You can put long articles on the internet. But Josh Tyrangiel, Managing Editor of Time.com says it doesn’t really work and he has a sensible explanation of why. If you look at the traffic statistics for any newsish website you’ll see that people are reading when they’re supposed to be at work. Which means they’re multitasking. Which means they want short items.
This reminds me that something I’ve come to understand in my years in the business is that probably the greatest privilege that writers for traditional magazines have is that nobody has any idea who’s reading them. Instead, they get to sort of operate with this mental image of things working very differently from the guy reading blogs instead of filling out his TPS Report. Maybe you’re relaxing in your easy chair, smoking a pipe, lovingly devouring each and every sentence of that 6,000 feature. Nice to think of your writing getting that kind of loving care from readers.
But if you think about how magazines actually work, it’s really not like that. I subscribe to The New Yorker because it’s a great magazine. But do I read every article that’s in every issue of the New Yorker? Of course not. In fact, some weeks I barely read any articles at all. And as best I can tell, the same is true of most New Yorker subscribers. And certainly almost nobody reads more than a trivial percentage of the content The New York Times puts out on any given day. But in print, nobody can really tell what’s being read or when or why or by whom. You just know that the gestalt is selling. Which gives editors and writers a lot of flexibility in terms of what they put into the gestalt. Which is fun because in my experience people get into writing and editing periodicals primarily because they enjoy doing it rather than because they’re genuinely interested in being responsible fiduciary agents of profit-maximizing shareholders.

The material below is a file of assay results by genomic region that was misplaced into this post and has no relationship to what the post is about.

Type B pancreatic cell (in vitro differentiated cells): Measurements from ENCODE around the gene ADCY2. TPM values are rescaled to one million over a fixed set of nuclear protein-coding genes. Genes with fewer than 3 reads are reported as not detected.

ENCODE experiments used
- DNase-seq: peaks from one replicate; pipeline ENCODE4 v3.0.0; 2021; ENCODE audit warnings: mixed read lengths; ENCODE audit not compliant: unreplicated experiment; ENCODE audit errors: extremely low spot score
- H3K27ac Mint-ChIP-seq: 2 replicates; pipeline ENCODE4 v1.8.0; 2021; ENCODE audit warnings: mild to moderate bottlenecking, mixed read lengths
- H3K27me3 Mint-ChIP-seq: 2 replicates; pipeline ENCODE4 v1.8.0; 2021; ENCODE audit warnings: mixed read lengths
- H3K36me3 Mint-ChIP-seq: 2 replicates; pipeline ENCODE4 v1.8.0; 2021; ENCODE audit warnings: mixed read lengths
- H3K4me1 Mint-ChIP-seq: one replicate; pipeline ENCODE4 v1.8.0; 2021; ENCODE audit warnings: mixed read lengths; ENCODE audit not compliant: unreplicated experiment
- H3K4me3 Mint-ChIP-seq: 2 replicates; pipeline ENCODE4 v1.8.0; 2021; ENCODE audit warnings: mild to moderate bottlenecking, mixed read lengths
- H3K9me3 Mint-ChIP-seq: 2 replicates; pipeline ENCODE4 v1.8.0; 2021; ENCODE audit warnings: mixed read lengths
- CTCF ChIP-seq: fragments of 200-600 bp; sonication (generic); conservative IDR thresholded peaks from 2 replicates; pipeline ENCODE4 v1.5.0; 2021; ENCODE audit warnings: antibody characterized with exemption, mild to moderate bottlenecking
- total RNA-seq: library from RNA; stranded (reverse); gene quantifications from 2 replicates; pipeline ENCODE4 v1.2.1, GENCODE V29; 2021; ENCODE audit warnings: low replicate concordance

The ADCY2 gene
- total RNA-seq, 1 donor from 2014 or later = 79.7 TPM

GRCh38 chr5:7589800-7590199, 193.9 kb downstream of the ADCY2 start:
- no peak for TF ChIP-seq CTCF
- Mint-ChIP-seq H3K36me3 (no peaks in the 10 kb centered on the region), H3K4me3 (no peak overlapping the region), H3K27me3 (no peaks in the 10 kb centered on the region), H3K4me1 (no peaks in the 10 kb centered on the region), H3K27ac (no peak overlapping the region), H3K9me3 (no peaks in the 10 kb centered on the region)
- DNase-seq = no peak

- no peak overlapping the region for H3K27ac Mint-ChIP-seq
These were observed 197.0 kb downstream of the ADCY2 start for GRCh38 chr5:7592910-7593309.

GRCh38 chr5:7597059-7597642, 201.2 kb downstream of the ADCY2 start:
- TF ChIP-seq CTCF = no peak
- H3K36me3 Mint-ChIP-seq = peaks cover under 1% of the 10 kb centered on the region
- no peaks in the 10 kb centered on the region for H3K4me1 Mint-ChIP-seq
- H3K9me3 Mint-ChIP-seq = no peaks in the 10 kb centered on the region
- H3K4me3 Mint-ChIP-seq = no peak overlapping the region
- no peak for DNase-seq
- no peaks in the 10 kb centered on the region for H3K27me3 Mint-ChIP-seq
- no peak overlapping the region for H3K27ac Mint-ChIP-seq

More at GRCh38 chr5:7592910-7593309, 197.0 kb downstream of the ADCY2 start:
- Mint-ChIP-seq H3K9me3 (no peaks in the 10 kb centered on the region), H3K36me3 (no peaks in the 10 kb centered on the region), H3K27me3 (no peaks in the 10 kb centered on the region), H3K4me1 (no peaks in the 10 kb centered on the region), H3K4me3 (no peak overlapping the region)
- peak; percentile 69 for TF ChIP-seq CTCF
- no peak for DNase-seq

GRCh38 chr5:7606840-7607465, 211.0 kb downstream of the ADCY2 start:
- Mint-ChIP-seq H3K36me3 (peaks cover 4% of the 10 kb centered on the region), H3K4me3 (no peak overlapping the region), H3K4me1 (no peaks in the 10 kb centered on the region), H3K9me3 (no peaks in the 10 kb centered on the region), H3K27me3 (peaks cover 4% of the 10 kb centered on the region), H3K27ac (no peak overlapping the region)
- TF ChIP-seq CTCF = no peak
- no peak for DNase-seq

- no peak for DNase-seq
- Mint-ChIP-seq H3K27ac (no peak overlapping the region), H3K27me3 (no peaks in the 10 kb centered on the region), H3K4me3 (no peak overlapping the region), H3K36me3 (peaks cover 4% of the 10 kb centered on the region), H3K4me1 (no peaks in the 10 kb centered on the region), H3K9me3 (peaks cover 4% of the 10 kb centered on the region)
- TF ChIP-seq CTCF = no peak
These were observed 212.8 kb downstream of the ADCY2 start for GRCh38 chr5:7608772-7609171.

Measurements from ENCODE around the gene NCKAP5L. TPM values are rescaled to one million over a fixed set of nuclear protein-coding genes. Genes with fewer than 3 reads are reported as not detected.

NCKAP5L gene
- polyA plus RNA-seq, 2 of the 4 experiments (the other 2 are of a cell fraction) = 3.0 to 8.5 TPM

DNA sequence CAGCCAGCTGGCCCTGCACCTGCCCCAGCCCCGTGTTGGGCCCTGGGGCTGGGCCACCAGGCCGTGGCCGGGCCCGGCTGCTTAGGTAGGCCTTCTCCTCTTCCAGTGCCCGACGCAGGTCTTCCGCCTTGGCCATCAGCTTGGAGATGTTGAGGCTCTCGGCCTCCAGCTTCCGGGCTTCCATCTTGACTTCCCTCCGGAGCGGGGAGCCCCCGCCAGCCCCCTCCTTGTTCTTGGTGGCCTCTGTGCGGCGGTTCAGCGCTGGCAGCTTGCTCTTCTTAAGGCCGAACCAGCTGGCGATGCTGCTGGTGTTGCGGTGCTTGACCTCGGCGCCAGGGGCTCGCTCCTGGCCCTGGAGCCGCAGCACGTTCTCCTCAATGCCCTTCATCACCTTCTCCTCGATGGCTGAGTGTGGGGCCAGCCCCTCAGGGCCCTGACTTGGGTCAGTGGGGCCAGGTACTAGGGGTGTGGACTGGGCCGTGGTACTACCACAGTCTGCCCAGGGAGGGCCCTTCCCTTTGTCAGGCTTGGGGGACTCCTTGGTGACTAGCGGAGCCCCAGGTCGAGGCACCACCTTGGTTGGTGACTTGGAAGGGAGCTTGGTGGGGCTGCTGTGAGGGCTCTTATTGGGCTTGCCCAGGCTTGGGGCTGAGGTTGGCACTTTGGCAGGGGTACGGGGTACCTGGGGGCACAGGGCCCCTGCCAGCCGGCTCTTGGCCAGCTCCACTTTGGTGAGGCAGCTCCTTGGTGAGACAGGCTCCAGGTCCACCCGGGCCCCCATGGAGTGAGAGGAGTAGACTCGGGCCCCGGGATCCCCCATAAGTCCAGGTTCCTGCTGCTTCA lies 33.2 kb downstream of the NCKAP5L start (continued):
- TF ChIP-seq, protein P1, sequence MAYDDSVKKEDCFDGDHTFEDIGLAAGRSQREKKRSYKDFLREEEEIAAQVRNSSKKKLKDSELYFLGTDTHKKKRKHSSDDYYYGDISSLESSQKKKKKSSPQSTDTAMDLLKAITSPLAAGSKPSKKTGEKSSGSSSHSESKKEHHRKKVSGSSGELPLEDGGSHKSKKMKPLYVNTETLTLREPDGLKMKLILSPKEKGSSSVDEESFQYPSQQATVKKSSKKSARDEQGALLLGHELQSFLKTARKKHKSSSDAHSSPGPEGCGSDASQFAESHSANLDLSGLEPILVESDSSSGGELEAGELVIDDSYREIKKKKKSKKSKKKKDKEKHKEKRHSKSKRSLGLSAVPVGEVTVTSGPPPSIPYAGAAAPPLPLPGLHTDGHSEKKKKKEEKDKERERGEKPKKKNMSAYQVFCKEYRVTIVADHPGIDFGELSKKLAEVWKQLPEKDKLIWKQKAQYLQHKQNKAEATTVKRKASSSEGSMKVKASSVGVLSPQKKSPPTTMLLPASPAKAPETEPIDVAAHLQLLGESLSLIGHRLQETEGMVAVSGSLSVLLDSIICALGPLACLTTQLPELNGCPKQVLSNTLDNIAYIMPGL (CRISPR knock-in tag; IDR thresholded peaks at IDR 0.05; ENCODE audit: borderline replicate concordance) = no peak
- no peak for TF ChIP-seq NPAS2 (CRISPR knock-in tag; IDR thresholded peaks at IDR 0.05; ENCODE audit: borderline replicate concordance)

On the web, there’s much less wiggle room and much less room for self-deception. You need readers who really and truly do click over to your site each and every day, not “subscribers” who may or may not be reading any given issue. And you know the—unflattering—truth about when they read you. Generally at work, and with intermittent attention.